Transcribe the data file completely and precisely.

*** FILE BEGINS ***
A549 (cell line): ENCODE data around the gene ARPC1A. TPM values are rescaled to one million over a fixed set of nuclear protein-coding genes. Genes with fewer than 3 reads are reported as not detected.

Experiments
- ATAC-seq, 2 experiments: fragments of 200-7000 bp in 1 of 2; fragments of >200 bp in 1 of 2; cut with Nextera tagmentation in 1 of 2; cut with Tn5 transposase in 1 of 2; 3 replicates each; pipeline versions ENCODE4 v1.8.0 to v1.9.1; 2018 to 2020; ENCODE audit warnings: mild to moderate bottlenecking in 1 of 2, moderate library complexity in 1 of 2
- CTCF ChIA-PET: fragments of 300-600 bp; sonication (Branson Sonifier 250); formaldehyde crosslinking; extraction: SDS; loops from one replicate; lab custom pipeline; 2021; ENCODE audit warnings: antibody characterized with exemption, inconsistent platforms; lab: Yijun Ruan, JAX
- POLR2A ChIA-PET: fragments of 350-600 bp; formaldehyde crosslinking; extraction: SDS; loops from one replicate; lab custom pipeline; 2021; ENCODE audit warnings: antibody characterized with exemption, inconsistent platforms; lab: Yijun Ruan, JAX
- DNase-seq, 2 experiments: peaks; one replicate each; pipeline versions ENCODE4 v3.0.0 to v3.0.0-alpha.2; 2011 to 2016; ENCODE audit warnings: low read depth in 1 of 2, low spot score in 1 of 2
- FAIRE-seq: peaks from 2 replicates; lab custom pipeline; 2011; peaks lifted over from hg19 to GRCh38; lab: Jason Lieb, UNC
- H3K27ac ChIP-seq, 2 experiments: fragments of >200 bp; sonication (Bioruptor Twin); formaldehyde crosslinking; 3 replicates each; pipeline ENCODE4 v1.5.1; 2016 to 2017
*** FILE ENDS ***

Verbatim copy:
A549 (cell line): ENCODE data around the gene ARPC1A. TPM values are rescaled to one million over a fixed set of nuclear protein-coding genes. Genes with fewer than 3 reads are reported as not detected.

Experiments
- ATAC-seq, 2 experiments: fragments of 200-7000 bp in 1 of 2; fragments of >200 bp in 1 of 2; cut with Nextera tagmentation in 1 of 2; cut with Tn5 transposase in 1 of 2; 3 replicates each; pipeline versions ENCODE4 v1.8.0 to v1.9.1; 2018 to 2020; ENCODE audit warnings: mild to moderate bottlenecking in 1 of 2, moderate library complexity in 1 of 2
- CTCF ChIA-PET: fragments of 300-600 bp; sonication (Branson Sonifier 250); formaldehyde crosslinking; extraction: SDS; loops from one replicate; lab custom pipeline; 2021; ENCODE audit warnings: antibody characterized with exemption, inconsistent platforms; lab: Yijun Ruan, JAX
- POLR2A ChIA-PET: fragments of 350-600 bp; formaldehyde crosslinking; extraction: SDS; loops from one replicate; lab custom pipeline; 2021; ENCODE audit warnings: antibody characterized with exemption, inconsistent platforms; lab: Yijun Ruan, JAX
- DNase-seq, 2 experiments: peaks; one replicate each; pipeline versions ENCODE4 v3.0.0 to v3.0.0-alpha.2; 2011 to 2016; ENCODE audit warnings: low read depth in 1 of 2, low spot score in 1 of 2
- FAIRE-seq: peaks from 2 replicates; lab custom pipeline; 2011; peaks lifted over from hg19 to GRCh38; lab: Jason Lieb, UNC
- H3K27ac ChIP-seq, 2 experiments: fragments of >200 bp; sonication (Bioruptor Twin); formaldehyde crosslinking; 3 replicates each; pipeline ENCODE4 v1.5.1; 2016 to 2017